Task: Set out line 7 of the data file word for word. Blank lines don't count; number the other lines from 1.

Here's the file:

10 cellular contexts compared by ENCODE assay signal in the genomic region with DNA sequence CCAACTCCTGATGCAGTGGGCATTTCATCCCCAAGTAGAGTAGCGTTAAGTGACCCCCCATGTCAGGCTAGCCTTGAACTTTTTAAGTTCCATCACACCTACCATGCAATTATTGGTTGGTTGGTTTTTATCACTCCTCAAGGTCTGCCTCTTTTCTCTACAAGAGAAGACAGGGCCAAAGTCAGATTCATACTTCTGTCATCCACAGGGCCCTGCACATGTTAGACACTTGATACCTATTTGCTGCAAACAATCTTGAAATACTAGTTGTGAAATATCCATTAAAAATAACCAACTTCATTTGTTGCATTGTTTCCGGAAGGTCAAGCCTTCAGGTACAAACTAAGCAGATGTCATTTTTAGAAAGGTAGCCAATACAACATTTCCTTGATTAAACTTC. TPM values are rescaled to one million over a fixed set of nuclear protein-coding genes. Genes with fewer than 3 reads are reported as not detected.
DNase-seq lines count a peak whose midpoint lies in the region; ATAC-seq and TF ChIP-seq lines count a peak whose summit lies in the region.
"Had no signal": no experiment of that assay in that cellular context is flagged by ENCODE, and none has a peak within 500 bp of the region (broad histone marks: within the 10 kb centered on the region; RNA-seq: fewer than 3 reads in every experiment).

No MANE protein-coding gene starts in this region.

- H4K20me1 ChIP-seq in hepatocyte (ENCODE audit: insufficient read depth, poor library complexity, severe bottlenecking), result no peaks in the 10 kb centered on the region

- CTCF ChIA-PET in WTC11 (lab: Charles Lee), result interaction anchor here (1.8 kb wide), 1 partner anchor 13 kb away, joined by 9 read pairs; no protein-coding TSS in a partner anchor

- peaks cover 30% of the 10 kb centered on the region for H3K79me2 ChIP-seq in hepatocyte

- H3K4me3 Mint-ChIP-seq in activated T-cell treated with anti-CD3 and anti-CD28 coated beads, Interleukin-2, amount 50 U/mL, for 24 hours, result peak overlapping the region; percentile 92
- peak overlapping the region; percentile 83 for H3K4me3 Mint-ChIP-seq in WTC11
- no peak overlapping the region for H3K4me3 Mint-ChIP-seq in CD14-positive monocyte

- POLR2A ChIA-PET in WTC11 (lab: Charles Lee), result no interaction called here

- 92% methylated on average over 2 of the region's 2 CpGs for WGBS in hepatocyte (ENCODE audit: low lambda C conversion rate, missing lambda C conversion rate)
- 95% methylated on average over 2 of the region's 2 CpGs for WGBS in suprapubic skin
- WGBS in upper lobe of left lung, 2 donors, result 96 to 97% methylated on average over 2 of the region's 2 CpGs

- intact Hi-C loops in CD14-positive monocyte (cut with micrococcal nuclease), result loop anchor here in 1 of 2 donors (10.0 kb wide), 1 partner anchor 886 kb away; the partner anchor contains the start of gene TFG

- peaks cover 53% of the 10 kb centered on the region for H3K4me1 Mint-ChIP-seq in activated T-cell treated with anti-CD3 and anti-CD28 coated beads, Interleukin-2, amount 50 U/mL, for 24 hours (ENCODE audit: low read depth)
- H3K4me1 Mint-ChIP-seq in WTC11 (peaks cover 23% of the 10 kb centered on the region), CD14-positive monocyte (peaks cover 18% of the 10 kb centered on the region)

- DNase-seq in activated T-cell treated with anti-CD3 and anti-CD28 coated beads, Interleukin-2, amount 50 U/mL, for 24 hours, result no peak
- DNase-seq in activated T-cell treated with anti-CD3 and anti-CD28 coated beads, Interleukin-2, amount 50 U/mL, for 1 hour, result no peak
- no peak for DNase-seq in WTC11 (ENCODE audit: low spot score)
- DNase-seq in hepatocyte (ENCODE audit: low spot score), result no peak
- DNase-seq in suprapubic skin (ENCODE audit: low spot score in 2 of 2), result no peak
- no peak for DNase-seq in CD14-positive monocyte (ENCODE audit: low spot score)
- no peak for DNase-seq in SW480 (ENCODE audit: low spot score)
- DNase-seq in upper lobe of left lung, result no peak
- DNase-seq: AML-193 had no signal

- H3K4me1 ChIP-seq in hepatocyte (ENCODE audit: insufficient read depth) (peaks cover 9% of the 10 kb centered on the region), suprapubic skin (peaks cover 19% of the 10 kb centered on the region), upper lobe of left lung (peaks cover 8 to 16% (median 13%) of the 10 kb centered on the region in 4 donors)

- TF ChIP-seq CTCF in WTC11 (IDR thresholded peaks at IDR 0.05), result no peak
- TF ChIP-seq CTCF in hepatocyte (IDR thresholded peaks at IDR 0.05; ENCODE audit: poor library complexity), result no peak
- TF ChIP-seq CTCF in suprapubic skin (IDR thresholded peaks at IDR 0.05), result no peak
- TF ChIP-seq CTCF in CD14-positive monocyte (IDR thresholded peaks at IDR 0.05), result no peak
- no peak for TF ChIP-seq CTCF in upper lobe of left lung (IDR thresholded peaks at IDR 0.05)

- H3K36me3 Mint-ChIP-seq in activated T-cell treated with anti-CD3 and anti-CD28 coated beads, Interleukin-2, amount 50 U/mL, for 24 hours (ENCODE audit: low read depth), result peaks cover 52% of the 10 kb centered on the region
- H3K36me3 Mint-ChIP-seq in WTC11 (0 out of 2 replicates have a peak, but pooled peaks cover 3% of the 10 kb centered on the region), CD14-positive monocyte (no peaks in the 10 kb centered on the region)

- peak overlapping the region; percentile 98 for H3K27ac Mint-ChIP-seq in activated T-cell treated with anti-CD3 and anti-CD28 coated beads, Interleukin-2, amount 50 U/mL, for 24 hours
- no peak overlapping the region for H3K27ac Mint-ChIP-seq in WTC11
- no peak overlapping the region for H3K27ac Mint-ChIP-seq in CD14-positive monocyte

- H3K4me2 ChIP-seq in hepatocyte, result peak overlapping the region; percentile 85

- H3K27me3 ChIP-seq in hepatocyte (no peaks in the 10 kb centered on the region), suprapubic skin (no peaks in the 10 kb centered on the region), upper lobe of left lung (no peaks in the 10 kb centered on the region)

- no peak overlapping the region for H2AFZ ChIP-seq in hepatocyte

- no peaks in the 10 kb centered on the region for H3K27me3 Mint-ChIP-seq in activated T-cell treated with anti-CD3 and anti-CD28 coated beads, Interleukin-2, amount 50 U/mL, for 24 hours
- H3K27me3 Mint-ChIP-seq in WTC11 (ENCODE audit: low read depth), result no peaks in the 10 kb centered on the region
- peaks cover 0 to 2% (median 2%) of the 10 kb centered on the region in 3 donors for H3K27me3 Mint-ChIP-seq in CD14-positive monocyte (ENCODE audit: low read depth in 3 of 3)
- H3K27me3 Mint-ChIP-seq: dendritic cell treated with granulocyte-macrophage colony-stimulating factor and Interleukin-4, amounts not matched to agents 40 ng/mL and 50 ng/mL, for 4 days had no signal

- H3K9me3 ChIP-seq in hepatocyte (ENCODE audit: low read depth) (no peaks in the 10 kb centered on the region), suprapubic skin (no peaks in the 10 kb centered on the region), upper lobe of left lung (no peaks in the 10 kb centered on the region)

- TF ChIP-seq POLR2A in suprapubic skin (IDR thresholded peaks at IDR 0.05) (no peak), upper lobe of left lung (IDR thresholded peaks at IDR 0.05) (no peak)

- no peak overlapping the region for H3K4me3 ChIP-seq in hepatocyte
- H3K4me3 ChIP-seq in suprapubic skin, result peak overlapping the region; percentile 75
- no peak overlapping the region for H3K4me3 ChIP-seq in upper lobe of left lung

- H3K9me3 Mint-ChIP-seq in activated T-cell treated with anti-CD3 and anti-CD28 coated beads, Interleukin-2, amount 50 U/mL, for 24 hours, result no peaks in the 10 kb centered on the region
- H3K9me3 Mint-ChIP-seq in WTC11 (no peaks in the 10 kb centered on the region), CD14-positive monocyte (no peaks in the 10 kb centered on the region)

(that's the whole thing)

- peaks cover 30% of the 10 kb centered on the region for H3K79me2 ChIP-seq in hepatocyte